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Umesh Aggarwal, dubbed the Sansar Chand of the ivory trade, was arrested on October 2 after a raid on his Laxmi Nagar home in east Delhi following the interception of call records of his middlemen arrested in Kerala in June.
“His fortified house where every corner was under CCTV surveillance had a number of artifacts made of resins that resembled ivory. There was also an artifact-carving unit in the basement but no real ivory,” said Jose Louies of the Wildlife Trust of India, who assisted Kerala Police in the three-month long operation.
Aggarwal was then taken to Kerala and made to meet his two middle-men, Preston Silva and Aji Bright, who were arrested two months ago with about 50kg of ivory and ivory products meant for the Delhi trader.
Aggarwal denied his involvement in the trade, but investigators were able to nail him after the return of Aggarwal’s key aide, Eagle Rajan, from Sharjah where he had fled after the arrest of Silva and Bright.
It was then that Aggarwal allegedly confessed to shifting a large amount of ivory from his Laxmi Nagar home to a safe-house in congested Jaffarabad in north-east Delhi. He was brought back to Delhi last weekend and he led the joint Kerala and Delhi Police team to the hide-out where the ivory was recovered.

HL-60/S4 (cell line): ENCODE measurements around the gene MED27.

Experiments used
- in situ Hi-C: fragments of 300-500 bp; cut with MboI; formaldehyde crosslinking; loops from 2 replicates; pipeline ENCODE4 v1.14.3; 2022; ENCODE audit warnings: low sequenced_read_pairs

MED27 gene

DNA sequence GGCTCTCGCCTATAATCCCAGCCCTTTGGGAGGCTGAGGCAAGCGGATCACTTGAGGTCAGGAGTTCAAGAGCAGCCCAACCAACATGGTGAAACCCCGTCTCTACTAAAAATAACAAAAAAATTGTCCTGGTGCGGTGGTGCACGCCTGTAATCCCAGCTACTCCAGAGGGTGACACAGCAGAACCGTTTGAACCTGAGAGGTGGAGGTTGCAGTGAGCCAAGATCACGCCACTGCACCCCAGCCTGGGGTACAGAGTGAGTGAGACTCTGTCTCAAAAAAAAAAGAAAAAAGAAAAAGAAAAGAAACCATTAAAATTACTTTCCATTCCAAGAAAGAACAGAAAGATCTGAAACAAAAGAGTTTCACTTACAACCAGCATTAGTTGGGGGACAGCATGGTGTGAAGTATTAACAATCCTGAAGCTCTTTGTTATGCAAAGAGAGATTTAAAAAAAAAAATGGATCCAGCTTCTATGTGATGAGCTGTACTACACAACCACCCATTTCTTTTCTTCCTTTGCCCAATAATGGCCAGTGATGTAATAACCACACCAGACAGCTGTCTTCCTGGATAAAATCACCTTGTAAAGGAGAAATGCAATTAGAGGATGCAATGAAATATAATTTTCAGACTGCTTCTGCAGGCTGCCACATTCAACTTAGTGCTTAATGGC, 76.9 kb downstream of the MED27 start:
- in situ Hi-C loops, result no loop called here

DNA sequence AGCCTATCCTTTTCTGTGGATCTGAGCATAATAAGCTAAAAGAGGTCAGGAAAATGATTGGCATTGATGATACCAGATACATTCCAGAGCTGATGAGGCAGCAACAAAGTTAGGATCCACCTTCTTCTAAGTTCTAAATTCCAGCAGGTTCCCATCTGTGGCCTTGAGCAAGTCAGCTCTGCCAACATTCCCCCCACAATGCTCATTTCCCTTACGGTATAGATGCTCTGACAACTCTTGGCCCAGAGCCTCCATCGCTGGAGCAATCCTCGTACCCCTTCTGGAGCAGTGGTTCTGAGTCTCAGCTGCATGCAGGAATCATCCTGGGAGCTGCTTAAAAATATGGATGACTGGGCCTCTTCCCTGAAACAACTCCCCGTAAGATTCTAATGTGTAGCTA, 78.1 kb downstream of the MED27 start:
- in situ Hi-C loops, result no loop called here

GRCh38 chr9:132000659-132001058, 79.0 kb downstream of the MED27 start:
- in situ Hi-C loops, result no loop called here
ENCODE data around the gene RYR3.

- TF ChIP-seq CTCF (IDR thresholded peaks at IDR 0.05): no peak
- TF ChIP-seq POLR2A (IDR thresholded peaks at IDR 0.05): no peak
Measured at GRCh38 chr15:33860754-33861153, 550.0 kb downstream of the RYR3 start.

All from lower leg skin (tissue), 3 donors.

The illegal ivory haul would not have surfaced if the chief wildlife warden of Kerala, H Harikumar, had ignored the statement of a 62-year-old state forest department cook, Kunjumon. Harikumar ordered an inquiry into Kunjumon’s claim that over 20 elephants had been killed by poachers in the last 10 months in Kerala even though his subordinates dismissed him as “mentally unstable”. They said all ivory seized in Kerala was coming from outside the state.
Kunjumon, allegedly part of a poacher’s gang in Kerala, provided the telephone numbers of seven poachers, leading to the recovery of 18 elephant carcasses and the arrest of several poachers.
Getting to Aggarwal wasn’t easy. Louies said he had removed all ivory and any evidence linking him to Kerala from his home.
Aggarwal reportedly first told his interrogators he ran a company called Art of India selling artifacts and handicrafts to rich buyers and had nothing to do with the illegal ivory trade. After the ivory haul,
police discovered he used to send ivory bangles to Gujarat and Rajasthan, where they are considered high value ornaments.
Aggarwal was a salesman in a Delhi-based handicraft shop in the early 1980s when he came in contact with Rajan. The two became friends and Aggarwal decided to start his own business in artifacts made of ivory procured from poachers in Kerala.
Poacher got just Rs 10,000 for a kilogram of ivory which Aggarwal sold for between Rs 4-5 lakh in the form of artifacts. The finished ivory products were sent to Aggarwal on trains and through couriers marked as plastic items.
“Raw ivory has no value, finished one gets huge money. Umesh realised that early in his business days,” Louies said.